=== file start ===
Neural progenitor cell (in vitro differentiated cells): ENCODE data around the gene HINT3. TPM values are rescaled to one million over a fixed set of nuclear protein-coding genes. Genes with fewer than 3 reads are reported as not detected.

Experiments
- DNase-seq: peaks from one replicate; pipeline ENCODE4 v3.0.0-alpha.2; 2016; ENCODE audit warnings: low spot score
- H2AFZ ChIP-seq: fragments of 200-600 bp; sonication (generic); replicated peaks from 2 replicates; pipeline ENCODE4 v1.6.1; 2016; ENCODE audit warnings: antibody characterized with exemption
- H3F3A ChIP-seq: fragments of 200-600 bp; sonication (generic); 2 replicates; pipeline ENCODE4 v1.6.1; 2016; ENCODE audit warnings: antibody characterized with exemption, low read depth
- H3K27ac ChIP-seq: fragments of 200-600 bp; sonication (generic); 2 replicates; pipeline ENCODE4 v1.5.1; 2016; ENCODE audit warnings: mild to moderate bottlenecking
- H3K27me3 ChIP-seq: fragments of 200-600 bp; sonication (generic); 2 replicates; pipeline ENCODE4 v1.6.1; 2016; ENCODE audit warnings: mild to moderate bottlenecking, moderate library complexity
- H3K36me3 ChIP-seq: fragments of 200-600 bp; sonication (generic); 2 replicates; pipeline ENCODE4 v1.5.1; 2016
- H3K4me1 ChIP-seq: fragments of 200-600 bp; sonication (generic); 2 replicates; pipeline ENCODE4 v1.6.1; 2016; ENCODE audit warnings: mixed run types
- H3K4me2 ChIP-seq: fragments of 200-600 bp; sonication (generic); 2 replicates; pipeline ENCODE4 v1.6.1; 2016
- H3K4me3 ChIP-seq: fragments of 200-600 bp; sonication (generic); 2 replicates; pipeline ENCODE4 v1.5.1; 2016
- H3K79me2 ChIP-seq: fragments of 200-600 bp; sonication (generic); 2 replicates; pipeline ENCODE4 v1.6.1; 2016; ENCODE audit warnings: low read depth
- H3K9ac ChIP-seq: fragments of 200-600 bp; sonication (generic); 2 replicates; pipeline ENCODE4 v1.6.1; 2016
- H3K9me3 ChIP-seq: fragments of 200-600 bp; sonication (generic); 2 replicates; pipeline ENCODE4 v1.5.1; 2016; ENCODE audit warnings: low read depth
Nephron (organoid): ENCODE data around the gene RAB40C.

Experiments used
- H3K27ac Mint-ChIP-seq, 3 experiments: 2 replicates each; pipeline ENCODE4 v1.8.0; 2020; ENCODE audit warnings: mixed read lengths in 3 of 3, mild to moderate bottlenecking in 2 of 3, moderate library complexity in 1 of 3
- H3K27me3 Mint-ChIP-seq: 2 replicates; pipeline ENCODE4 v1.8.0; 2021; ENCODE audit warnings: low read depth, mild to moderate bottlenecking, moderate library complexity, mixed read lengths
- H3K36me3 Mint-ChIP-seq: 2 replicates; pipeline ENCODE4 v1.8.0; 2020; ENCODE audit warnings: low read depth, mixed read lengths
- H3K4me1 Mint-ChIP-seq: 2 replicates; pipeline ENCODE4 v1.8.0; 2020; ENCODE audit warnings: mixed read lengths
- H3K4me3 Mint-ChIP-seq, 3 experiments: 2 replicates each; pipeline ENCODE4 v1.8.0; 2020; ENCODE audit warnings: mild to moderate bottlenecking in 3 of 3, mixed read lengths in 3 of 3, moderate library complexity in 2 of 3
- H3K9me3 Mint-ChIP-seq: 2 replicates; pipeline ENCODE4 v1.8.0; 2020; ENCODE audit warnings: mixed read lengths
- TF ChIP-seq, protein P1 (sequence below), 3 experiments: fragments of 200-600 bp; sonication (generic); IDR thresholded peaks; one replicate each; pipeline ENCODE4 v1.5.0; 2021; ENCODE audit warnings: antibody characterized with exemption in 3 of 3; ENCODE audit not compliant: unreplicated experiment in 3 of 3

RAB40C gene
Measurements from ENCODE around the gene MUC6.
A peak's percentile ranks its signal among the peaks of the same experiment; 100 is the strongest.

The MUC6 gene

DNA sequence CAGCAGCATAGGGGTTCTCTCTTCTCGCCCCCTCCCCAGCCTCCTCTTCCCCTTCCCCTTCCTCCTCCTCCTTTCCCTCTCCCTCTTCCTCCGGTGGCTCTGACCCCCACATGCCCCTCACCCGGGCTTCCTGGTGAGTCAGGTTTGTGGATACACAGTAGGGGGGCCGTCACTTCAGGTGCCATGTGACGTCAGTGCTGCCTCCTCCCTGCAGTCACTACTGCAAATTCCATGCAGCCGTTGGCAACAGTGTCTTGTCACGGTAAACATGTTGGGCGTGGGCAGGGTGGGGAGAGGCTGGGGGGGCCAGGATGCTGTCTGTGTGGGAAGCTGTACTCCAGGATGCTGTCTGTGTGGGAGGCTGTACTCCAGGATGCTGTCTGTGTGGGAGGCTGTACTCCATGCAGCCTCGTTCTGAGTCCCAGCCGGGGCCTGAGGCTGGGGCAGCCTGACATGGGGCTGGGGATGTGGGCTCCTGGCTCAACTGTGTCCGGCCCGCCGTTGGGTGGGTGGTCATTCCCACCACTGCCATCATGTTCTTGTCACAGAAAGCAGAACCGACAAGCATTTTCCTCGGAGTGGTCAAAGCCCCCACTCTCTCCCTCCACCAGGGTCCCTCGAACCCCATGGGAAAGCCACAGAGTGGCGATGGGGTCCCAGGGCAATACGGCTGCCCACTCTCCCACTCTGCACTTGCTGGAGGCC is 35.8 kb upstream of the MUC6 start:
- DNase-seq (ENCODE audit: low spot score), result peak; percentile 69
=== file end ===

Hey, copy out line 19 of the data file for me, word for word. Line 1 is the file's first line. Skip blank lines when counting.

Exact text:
- H3K36me3 Mint-ChIP-seq: 2 replicates; pipeline ENCODE4 v1.8.0; 2020; ENCODE audit warnings: low read depth, mixed read lengths